Loss of the tumour suppressor protein TET2 can pave the way for gene mutations that drive myeloid, lymphoid and other cancers, researchers say.
TET2 helps prevent haematopoietic stem cells from overgrowing, but becomes ineffective if it is mutated, allowing other genes to mutate. An estimated 5% of people over the age of 70 have TET2 mutations.
Dr Mingjiang Xu of the University of Miami, USA, and colleagues have found that loss of TET2 is unique in that it plays a role in several blood cancers, rather than just a specific type of cancer, as is the case for many mutated genes.
Dr Xu says: 'If you lose TET2, it's not a malignant state, per se, but it's creating a situation for other mutations to happen, leading to all types of blood cancer.'
For example, TET2 mutations are found in 30% of myelodysplastic syndrome cases, 30% of secondary acute myeloid leukaemias and more than 50% of chronic myelomonocytic leukaemias.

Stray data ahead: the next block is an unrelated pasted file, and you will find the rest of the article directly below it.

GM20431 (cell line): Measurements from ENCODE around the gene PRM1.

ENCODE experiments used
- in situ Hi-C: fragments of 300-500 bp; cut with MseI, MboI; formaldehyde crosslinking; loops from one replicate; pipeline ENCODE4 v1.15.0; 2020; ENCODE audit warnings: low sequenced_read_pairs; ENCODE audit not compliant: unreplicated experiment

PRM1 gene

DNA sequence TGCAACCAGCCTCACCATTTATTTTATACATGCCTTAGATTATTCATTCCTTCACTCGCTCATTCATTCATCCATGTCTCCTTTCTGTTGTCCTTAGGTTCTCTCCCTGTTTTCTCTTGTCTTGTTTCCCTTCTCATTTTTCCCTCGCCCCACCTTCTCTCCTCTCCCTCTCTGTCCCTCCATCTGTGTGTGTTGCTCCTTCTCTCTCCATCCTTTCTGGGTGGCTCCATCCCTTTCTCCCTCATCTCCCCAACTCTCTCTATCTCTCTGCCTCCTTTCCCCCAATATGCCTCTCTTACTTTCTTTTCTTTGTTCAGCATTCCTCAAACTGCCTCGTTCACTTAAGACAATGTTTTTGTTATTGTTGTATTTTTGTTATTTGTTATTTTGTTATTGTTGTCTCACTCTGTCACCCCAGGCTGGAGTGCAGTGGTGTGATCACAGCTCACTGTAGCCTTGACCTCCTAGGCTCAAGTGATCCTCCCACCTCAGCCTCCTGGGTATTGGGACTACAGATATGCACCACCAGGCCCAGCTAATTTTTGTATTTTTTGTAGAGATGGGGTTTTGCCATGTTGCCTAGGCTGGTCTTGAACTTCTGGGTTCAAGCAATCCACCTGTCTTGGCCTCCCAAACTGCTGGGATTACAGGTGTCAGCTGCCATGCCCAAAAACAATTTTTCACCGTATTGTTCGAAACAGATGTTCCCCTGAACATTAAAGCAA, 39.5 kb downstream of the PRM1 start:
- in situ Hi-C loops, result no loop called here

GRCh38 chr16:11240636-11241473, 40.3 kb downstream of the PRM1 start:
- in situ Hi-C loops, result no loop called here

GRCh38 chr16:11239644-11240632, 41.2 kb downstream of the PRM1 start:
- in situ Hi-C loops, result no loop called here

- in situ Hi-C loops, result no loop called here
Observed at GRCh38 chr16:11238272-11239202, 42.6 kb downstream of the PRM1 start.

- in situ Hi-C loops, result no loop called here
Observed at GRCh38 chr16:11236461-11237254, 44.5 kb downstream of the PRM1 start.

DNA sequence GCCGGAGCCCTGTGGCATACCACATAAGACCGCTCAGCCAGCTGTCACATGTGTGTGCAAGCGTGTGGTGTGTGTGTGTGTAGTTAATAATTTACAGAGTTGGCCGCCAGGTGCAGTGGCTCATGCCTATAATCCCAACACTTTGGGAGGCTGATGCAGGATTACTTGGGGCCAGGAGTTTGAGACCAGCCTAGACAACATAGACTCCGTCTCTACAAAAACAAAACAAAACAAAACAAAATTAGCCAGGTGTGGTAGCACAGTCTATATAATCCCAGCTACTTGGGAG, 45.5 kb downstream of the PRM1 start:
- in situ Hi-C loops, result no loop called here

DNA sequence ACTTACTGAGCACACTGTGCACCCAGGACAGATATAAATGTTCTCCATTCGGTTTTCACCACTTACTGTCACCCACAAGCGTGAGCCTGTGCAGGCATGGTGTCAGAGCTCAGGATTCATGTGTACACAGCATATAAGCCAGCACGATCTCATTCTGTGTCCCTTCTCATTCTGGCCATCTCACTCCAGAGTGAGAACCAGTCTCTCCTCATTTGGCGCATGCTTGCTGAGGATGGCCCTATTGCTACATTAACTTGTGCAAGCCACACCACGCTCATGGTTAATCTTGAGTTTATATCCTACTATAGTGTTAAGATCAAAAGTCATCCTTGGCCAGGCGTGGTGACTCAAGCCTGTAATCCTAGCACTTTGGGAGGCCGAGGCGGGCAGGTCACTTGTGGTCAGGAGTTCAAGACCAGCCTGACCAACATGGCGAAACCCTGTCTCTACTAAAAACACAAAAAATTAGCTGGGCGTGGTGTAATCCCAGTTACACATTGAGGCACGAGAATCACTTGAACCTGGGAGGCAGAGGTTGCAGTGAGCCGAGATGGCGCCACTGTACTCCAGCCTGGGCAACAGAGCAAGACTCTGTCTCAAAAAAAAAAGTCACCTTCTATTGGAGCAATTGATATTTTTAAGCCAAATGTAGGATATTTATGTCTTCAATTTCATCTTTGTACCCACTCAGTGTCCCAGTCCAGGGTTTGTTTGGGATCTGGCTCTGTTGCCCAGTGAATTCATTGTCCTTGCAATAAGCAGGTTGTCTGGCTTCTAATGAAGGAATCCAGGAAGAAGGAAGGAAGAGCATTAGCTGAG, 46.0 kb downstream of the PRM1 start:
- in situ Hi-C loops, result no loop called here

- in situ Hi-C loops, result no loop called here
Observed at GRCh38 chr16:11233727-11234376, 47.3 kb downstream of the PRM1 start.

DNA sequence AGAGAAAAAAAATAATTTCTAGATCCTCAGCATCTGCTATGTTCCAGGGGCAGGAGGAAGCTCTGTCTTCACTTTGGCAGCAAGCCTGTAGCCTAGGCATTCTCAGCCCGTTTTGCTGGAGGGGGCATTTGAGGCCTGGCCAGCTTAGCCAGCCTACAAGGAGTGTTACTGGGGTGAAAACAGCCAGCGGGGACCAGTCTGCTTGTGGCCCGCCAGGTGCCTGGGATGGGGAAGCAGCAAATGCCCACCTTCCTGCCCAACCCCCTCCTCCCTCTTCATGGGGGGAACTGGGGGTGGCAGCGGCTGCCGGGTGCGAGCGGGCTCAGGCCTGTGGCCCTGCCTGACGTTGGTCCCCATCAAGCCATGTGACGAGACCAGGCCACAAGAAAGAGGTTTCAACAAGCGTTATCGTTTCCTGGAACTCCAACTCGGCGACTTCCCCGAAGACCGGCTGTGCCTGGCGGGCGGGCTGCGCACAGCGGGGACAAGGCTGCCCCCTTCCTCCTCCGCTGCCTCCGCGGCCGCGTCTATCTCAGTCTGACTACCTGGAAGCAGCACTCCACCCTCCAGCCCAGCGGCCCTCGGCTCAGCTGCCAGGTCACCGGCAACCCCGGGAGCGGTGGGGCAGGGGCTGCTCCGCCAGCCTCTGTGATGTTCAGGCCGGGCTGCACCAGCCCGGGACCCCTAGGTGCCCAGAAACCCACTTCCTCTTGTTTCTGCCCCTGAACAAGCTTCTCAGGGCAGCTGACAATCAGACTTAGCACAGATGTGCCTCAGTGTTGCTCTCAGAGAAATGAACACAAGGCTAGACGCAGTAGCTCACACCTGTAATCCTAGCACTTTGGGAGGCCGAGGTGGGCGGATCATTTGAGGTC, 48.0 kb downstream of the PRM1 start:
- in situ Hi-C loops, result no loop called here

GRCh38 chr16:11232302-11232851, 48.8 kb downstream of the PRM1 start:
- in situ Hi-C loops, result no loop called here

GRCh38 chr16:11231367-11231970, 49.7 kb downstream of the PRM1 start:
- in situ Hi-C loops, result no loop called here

He continues: 'We are developing a method to target TET2. If we target that population for early therapy, we could potentially prevent those downstream mutations from happening.'
In lab tests, the team confirmed that TET2 demethylates DNA, operating as a 'master switch' that controls whether certain genes are turned on or off. They show that mice without the TET2 gene are at a raised risk of blood cancers.
Their new findings were published in Nature Communications.
In terms of boosting TET2, therapeutic options are limited and any intervention must happen early in the process before several mutations are acquired, the researchers say.
Source: Pan, F. et al. Tet2 loss leads to hypermutagenicity in haematopoietic stem/progenitor cells. Nature Communications 25 April 2017 doi: 10.1038/ncomms15102
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